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Speed compared to others

JimboPlobJimboPlob Posts: 397
Ok

This may sound like a daft question, but I notice it alot..

When going hard, I notice that up hills I can catch other riders. On the flat, If I have a tail wind I also usually catch other riders. If there is a headwind on the flat, the same guys I can catch up hills/on the flat with a tail wind, will generally pull away from me. (They are also going pushing for threshold)

I seem to be just as aero as the other riders (I can be on the drops and they can be sitting up), but if there is a head wind, I really struggle.

I am 6' and 70kg. I like to spin, usually 100+.

Any ideas??

Posts

  • They produce more power than you. You might also be trying harder uphill than they are.

    Remember in training you only know how hard 1 person is trying. You have no idea on everyone else.
    Racing is life - everything else is just waiting
  • dedded Posts: 120
    Your power:weight ratio is better than theirs. Your power:drag ratio is worse than theirs.
  • Mar geMar ge Posts: 88
    you're skinny :)

    I have exactly the opposite issue.... (+2" & 20kg)
    Headwinds are great but please wait for me at the top of the hill
  • Mar ge wrote:
    you're skinny :)

    I have exactly the opposite issue.... (+2" & 20kg)
    Headwinds are great but please wait for me at the top of the hill

    +1

    I'm 6' and 59kg. Uphills & tailwinds are not a problem. Headwinds I suffer more than heavier folk.
  • EyonEyon Posts: 623
    you are quite tall so most likely a fairly powerful rider. You are also quite light for your size so you can easily out climb people as drag isnt as much of a concern in a hill climb, so you win here.

    However, due to your size you are no doubt quite draggy, so this is where you suffer in the wind.

    I am 1 inch taller than you but 15kg more. I'm slow on the hills due to my weight, and slow into wind due to my size, but get me on the strait then the power comes into play.

    I read somewhere 80% of your power at 25mph (airspeed) goes into overcoming drag, 90% of that is your own body. So 72% of your power goes into fighting the air at 25mph, so without a doubt, someone who is 5 foot 6 will be better into wind than 6 foot
  • Best tip is to lower your cadence to your climbing cadence when driving into the wind.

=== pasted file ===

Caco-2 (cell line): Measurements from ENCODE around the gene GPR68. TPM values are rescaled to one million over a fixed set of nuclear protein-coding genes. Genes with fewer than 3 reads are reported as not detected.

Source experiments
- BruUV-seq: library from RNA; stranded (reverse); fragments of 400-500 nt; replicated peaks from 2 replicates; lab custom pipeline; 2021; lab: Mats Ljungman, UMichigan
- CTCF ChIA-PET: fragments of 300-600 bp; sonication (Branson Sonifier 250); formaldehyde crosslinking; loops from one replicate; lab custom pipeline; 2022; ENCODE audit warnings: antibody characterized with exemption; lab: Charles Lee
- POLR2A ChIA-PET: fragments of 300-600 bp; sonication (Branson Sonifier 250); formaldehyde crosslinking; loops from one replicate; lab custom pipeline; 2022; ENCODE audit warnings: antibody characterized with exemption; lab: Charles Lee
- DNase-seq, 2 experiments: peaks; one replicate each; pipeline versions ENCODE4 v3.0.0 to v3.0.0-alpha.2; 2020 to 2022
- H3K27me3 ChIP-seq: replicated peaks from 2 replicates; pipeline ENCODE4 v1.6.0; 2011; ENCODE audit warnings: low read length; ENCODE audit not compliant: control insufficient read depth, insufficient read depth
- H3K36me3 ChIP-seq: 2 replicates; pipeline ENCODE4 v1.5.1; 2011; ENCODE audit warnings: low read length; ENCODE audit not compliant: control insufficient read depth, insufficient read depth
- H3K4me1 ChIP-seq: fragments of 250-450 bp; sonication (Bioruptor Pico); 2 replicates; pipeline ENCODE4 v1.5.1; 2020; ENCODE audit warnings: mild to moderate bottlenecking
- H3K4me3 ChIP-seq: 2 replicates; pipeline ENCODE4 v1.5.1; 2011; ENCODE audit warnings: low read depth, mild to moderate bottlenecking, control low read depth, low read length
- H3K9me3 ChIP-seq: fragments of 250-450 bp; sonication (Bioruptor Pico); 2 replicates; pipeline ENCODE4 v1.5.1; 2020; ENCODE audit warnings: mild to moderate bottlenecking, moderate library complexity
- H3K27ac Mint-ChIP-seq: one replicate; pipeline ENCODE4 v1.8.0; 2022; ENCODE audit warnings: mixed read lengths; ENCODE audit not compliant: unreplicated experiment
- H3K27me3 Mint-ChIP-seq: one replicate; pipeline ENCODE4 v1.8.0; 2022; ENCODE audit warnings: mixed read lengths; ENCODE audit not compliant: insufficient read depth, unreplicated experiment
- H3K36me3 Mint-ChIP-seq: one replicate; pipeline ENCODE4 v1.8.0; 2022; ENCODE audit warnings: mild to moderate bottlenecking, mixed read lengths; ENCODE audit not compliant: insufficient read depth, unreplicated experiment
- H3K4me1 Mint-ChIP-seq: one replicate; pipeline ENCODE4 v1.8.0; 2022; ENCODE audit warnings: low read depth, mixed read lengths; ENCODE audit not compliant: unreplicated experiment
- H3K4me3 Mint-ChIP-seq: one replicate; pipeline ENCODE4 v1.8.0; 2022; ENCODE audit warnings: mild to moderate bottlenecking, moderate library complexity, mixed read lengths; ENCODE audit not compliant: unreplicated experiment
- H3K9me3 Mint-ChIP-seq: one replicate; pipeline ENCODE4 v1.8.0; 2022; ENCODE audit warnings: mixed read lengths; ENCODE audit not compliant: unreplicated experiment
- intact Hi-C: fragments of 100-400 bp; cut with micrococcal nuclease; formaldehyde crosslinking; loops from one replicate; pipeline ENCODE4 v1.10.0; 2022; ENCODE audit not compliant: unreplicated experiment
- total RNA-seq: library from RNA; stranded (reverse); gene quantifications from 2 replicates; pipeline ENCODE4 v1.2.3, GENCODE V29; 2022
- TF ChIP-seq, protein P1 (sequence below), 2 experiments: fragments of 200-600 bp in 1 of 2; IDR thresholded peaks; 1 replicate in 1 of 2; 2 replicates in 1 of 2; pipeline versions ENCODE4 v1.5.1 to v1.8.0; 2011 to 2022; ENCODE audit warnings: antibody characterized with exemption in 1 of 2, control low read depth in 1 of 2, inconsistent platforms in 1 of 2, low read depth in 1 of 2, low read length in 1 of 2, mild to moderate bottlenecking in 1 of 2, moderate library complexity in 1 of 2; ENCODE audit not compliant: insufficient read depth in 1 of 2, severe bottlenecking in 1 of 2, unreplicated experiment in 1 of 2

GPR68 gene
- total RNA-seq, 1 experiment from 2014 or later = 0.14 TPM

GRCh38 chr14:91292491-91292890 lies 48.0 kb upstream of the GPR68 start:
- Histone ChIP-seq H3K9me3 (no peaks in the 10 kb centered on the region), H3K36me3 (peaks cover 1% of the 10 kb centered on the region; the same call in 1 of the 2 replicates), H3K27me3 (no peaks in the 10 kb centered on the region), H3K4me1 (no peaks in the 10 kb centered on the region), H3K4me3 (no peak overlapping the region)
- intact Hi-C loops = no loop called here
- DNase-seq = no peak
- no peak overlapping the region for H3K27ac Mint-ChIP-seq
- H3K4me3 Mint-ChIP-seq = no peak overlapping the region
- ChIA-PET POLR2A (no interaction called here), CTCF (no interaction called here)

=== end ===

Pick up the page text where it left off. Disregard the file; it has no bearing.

Works really well If you keep spinning you seem to go nowhere
    Racing is life - everything else is just waiting
  • JimboPlobJimboPlob Posts: 397
    So, should I work on reducing my Drag?

    One thing I notice is that I don't feel I can sustain the same power output when Im on the drops.

    I guess I would need a power tap and lots of testing to prove this, but is it something to work on?

    Also, I feel I have to "mash" more into the wind. I have tried dropping down a gear and spinning more, but this always seems slower than pushing a bigger gear into the wind. I was thinking of using my commute home to try and get used to pushing bigger gears. Is this a waste of time?
  • You will produce LESS power in the drops.

    Commute would be perfect Lower Cadence by about 10 or so and see how you go.

    Don't waste money on a power meter it will only show how poor your outputs really are and not improve you at all unless you have someone who knows what the numbers mean and how to improve them.

    Just get in the wind and PRACTICE
    Racing is life - everything else is just waiting
  • JimboPlobJimboPlob Posts: 397
    Tonight is very windy... did a threshold session this morning, but will try the lower cadence work tonight.

    Why will I produce less power in the drops? Not arguing, just curious.

    Also, if looking to increase overall speed, should one train in the drops or in the position where I am most powerful?? Guessing there is a trade off between aero and power.
  • Hip angle change Same with TT position. Trade off is lowering drag. This is why drops over 26mph and not before

    Head wind can lower this but basically it is about power into the wind
    Racing is life - everything else is just waiting
  • PokerfacePokerface Posts: 7,960
    Hip angle change Same with TT position. Trade off is lowering drag. This is why drops over 26mph and not before


    Or you can ride in the drops at slower speeds and work on producing greater power in this position?

    Not riding in the drops unless "over 26mph and not before" is unrealistic.
  • dedded Posts: 120
    JimboPlob wrote:
    Also, I feel I have to "mash" more into the wind. I have tried dropping down a gear and spinning more, but this always seems slower than pushing a bigger gear into the wind. I was thinking of using my commute home to try and get used to pushing bigger gears. Is this a waste of time?
    All this seems like a lot of thinking! You don't need a power meter, or an in-depth cadence analysis. You want to go faster. Ride into the wind and try a few things to see what makes you faster! If you go faster with a lower cadence and bigger gears, good, work on that. If you go faster on the drops, good, work on that.

    I don't know (nobody here knows) what the optimum combination of gear/cadence/position/bike/training will make you faster into the wind. IM(H)O you'd be better riding the bike than discussing all the possible training/riding strategies here (and yes, I know that is a hypocritical statement as I write this, but I really don't thik there is an "answer" to this "problem"!!!!!!)
  • GarzGarz Posts: 1,155
    Going into the wind being on the drops is the best option. Disregarding the 'over 26mph' theory, in this more aero shape you will be expending less energy and increasing your efficiency. You can work on the speed.

    As to which works best (spinning or grinding) that is personal preference. As others mentioned - practice!
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